COVID-19 less common in California hospital staff than community, study finds

Antibody testing at Orange County, Calif.-based Hoag Memorial Hospital Presbyterian found fewer employees had contracted COVID-19 than the surrounding community, which may be due in part to the hospital's rigorous infection control precautions, according to a study published in the medial preprint server Medrxiv.

The hospital tested more than 3,000 hospital employees and independent medical staff for antibodies in May and June. Data on 2,932 employees were included in the analysis.

Preliminary results show about 1.1 percent of workers had COVID-19 antibodies, compared to about 4.4 percent of local community members.

"Despite the headlines you see saying healthcare workers are at higher risk of contracting the disease, we haven’t seen that," lead author Michael Brant-Zawadzki, MD, senior physician executive at Hoag, told the Orange County Register. "In fact, we're seeing the reverse of that. The question is, why?"

Dr. Brant-Zawadzki said the trend could be due to hospitals' thorough infection control precautions and the fact that many healthcare workers may maintain this level of vigilance in their personal lives. Healthcare workers may also have a greater presence of T cells that offer immunity to the virus compared to the general population, researchers noted.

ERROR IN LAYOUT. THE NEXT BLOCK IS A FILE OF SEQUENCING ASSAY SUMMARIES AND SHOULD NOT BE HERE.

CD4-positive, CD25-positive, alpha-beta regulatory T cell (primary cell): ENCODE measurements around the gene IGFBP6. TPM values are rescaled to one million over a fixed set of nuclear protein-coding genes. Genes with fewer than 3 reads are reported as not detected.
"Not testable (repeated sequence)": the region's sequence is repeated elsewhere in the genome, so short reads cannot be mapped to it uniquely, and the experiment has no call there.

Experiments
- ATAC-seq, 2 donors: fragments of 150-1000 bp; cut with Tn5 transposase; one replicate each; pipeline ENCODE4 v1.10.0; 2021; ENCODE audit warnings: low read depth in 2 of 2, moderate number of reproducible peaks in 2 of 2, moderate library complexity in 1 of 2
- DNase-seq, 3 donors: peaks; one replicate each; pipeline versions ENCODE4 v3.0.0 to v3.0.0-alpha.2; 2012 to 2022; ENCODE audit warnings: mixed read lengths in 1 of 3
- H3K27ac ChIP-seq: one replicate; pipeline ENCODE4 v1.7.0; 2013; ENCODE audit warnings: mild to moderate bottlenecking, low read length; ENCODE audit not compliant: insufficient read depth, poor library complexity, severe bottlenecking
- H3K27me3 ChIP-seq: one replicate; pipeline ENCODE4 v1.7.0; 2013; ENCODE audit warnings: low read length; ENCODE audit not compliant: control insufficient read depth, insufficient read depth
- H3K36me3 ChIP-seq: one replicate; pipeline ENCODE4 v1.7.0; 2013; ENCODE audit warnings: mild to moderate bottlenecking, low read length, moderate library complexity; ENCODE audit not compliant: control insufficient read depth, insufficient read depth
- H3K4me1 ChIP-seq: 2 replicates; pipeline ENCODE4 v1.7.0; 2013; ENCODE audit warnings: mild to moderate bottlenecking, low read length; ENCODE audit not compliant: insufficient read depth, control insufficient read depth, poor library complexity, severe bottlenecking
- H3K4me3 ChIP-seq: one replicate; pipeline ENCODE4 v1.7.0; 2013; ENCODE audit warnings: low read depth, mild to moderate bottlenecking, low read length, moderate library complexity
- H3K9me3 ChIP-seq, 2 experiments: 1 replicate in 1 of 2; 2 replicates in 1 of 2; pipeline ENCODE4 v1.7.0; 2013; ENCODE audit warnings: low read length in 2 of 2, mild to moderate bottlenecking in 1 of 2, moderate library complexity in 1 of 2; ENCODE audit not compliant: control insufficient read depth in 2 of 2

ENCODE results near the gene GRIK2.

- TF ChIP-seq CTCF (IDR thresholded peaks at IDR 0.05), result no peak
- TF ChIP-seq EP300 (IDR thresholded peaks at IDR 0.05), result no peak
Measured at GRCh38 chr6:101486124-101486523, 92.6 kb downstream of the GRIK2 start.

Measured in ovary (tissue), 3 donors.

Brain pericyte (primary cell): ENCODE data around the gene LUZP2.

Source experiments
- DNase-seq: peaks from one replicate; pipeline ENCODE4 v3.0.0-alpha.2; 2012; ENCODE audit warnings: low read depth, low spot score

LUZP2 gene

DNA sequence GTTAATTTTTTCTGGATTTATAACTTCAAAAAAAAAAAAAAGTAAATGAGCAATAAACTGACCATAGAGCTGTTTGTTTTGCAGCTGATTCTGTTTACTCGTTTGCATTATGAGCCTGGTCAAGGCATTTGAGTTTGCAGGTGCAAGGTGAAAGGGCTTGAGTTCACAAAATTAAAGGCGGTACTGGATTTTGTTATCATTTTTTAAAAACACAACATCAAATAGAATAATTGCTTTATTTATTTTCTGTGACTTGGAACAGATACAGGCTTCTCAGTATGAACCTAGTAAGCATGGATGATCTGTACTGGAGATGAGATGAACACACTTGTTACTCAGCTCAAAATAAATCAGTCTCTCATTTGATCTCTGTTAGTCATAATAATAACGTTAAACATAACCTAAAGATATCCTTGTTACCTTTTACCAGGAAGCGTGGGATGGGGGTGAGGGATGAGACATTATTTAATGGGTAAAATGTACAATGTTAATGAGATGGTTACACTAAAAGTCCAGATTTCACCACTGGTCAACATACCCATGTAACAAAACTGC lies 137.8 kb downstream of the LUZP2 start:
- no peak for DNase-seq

The research has not been peer reviewed and is ongoing. Researchers plan to test 6,000 healthcare workers before concluding the study.

To learn more, click here.

More articles on infection control:
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23 staff, 13 patients positive for COVID-19 after Massachusetts hospital employee visits virus hot spot

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